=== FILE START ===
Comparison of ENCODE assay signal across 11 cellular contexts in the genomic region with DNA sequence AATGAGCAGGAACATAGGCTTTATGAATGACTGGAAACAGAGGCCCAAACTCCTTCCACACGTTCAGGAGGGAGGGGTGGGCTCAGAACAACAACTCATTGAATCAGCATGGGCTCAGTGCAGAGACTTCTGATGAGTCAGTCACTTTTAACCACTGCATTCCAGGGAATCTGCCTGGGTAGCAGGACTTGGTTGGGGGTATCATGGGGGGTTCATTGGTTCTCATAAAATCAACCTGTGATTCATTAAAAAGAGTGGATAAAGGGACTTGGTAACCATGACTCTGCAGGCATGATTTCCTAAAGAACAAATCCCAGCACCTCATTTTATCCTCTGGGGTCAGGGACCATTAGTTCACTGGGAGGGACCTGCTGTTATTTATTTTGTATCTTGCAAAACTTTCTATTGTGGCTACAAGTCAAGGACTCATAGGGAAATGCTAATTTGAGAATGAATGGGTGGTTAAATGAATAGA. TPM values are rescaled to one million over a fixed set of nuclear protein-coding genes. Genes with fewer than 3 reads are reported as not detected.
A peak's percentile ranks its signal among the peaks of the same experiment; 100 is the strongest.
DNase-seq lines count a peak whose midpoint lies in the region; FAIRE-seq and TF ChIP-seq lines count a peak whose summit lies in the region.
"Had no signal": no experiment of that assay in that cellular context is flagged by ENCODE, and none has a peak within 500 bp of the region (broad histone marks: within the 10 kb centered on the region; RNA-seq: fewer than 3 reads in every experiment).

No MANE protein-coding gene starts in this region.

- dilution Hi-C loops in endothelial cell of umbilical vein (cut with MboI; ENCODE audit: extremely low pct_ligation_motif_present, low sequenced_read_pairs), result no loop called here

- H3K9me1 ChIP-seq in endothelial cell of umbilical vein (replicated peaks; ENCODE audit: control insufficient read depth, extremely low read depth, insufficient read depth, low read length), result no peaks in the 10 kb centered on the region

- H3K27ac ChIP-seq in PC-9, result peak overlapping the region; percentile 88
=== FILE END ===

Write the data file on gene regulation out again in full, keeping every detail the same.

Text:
Comparison of ENCODE assay signal across 11 cellular contexts in the genomic region with DNA sequence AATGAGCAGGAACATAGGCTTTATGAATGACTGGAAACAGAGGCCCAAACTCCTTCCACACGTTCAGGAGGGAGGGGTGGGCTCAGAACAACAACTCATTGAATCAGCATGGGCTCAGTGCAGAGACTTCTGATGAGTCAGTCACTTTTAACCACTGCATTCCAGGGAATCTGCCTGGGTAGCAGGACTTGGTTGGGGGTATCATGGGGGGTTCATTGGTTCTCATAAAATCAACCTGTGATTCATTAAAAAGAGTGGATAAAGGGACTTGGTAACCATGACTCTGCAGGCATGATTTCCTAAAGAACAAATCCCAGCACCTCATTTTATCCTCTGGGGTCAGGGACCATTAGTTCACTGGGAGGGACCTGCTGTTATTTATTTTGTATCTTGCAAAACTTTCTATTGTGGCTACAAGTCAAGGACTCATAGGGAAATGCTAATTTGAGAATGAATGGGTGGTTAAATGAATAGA. TPM values are rescaled to one million over a fixed set of nuclear protein-coding genes. Genes with fewer than 3 reads are reported as not detected.
A peak's percentile ranks its signal among the peaks of the same experiment; 100 is the strongest.
DNase-seq lines count a peak whose midpoint lies in the region; FAIRE-seq and TF ChIP-seq lines count a peak whose summit lies in the region.
"Had no signal": no experiment of that assay in that cellular context is flagged by ENCODE, and none has a peak within 500 bp of the region (broad histone marks: within the 10 kb centered on the region; RNA-seq: fewer than 3 reads in every experiment).

No MANE protein-coding gene starts in this region.

- dilution Hi-C loops in endothelial cell of umbilical vein (cut with MboI; ENCODE audit: extremely low pct_ligation_motif_present, low sequenced_read_pairs), result no loop called here

- H3K9me1 ChIP-seq in endothelial cell of umbilical vein (replicated peaks; ENCODE audit: control insufficient read depth, extremely low read depth, insufficient read depth, low read length), result no peaks in the 10 kb centered on the region

- H3K27ac ChIP-seq in PC-9, result peak overlapping the region; percentile 88